Associations between past bullying experiences and psychosocial and academic functioning among college students

Melissa K. Holt, Jennifer Greif Green, Gerald Reid, Amanda DiMeo, Dorothy L. Espelage, Erika D. Felix, Michael J. Furlong, V. Paul Poteat, Jill D. Sharkey

Research output: Contribution to journalArticlepeer-review


Objectives: This study examined whether childhood bullying victimization was associated with psychosocial and academic functioning at college. Participants: The sample consisted of 413 first-year students from a large northeastern university. Methods: Students completed an online survey in February 2012 that included items assessing past bullying involvement, current psychosocial and academic functioning, and victimization experiences since arriving at college. Results: Regression analyses indicated that reports of past bullying and other peer victimization were associated with lower mental health functioning and perceptions of physical and mental health, but were not associated with perceptions of social life at college, overall college experience, or academic performance. Conclusions: Childhood bullying victimization is associated with poorer mental and physical health among first-year college students. Colleges should consider assessing histories of bullying victimization, along with other past victimization exposures, in their service provision to students.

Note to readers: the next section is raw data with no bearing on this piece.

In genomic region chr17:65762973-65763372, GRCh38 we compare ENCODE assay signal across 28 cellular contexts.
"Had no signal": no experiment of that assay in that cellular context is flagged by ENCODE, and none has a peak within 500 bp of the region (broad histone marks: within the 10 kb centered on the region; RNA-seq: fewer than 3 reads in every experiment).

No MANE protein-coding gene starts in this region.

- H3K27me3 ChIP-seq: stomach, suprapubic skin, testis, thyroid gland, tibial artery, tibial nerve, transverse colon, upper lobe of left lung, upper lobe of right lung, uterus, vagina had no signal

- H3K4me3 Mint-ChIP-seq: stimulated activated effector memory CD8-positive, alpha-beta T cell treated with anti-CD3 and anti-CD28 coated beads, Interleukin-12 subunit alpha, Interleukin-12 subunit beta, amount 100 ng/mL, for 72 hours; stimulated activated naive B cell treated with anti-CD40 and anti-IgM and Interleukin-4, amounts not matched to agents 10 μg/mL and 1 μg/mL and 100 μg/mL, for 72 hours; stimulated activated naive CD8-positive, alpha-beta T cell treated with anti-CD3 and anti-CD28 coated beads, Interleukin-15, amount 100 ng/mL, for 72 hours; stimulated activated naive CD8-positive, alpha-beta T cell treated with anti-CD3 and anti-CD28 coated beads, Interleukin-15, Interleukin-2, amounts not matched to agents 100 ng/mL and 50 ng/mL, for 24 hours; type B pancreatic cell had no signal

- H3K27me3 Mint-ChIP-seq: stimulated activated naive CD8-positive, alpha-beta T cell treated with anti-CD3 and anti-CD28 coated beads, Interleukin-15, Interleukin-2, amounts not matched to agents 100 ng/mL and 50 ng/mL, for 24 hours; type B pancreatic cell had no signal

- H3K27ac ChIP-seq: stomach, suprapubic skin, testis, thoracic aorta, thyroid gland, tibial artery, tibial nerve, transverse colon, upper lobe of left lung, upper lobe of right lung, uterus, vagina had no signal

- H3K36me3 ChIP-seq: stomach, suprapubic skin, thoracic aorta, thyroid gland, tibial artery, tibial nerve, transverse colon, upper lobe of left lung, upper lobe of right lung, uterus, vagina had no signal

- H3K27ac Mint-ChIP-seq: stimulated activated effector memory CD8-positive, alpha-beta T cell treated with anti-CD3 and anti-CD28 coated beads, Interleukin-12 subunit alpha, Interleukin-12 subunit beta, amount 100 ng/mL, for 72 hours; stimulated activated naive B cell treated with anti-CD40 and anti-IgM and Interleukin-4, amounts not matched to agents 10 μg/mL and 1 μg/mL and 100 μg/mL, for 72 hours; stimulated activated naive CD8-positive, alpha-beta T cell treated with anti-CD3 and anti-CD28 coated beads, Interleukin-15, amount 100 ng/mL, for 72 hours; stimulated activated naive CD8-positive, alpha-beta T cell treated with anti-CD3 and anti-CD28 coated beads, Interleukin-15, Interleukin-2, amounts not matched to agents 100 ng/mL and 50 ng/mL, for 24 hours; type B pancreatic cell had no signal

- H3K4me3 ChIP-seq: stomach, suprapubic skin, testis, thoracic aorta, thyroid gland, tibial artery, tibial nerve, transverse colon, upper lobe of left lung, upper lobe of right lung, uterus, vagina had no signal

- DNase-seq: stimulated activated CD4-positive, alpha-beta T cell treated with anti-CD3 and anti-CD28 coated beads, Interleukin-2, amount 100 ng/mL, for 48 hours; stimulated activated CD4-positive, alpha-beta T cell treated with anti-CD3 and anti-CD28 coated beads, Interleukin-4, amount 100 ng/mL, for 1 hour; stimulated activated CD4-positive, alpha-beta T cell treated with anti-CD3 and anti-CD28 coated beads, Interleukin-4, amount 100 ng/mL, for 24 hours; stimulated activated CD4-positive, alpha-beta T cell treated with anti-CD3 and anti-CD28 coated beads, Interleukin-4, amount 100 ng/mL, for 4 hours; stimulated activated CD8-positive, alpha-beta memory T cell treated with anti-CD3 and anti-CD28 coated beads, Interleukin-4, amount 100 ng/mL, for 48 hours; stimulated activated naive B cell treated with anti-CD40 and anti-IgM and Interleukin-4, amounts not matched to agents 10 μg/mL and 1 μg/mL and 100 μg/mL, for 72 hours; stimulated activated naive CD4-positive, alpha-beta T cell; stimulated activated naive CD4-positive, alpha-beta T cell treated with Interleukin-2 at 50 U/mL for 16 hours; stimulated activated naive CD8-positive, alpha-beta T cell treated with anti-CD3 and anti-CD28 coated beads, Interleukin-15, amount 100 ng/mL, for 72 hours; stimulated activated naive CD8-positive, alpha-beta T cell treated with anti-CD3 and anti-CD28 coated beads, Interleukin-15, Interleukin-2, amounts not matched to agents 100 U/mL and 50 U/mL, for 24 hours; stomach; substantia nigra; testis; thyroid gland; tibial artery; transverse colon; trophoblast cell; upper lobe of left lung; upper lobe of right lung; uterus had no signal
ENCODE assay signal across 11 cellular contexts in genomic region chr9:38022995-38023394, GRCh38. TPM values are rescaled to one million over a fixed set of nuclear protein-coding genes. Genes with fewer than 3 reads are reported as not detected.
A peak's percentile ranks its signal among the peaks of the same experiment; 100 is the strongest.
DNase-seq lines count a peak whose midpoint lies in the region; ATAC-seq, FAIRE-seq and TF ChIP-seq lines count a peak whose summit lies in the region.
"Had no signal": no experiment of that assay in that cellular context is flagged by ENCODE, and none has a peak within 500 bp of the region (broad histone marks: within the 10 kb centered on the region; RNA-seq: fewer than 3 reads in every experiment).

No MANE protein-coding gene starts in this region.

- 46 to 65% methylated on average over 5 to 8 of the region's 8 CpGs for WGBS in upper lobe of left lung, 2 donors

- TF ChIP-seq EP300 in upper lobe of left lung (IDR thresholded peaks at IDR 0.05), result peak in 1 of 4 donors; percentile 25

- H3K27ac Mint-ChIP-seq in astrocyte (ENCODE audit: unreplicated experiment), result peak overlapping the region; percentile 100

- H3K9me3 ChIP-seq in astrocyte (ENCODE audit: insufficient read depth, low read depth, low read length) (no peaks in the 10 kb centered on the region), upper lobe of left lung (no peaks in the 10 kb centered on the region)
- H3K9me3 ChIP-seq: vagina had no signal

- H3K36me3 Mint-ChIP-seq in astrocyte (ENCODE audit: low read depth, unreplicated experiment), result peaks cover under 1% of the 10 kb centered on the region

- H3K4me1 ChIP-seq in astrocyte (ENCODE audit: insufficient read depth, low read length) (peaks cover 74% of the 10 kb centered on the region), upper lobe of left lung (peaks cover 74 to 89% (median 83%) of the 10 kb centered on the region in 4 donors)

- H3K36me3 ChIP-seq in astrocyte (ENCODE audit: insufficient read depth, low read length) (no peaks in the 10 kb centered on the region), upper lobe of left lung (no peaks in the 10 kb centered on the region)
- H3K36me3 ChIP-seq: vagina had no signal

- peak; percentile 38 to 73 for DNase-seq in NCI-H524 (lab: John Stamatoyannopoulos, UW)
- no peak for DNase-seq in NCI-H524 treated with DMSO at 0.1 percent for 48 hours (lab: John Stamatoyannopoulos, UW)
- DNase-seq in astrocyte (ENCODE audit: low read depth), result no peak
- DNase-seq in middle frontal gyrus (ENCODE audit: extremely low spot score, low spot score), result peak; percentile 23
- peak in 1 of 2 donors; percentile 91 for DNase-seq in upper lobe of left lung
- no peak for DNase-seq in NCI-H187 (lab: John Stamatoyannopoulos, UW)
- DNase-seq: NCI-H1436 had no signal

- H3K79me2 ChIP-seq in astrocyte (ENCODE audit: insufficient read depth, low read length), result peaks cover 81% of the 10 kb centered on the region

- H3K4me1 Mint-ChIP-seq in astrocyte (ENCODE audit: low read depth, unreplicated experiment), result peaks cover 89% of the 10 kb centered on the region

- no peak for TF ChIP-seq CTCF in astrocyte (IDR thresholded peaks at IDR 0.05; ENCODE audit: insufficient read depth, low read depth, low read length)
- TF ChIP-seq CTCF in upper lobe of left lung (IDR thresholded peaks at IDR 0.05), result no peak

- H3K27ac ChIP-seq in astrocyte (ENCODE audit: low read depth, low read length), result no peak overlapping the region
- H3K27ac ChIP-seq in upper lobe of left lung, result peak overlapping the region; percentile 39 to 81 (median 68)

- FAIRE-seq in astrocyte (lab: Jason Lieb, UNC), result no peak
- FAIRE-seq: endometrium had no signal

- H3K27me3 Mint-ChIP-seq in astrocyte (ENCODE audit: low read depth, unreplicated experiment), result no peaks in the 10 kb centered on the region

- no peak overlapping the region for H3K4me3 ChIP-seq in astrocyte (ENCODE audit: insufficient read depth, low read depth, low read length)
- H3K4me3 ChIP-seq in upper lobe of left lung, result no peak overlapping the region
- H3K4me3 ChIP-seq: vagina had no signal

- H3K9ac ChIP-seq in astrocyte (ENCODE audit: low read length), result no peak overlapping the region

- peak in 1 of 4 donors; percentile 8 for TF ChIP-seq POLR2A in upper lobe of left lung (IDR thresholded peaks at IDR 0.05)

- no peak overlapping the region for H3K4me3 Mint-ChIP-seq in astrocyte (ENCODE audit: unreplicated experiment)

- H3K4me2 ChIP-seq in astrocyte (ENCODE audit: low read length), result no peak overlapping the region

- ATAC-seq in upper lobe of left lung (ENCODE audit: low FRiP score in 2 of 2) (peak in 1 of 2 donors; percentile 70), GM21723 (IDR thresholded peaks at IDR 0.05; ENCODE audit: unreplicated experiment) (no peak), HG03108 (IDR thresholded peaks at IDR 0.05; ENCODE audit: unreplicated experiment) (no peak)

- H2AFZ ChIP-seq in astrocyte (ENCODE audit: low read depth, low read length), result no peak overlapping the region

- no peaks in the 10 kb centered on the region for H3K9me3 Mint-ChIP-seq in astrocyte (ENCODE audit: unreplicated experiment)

Original languageEnglish (US)
Pages (from-to)552-560
Number of pages9
JournalJournal of American College Health
Issue number8
StatePublished - Nov 15 2014
Externally publishedYes


  • Bullying
  • College
  • Counseling
  • Mental health


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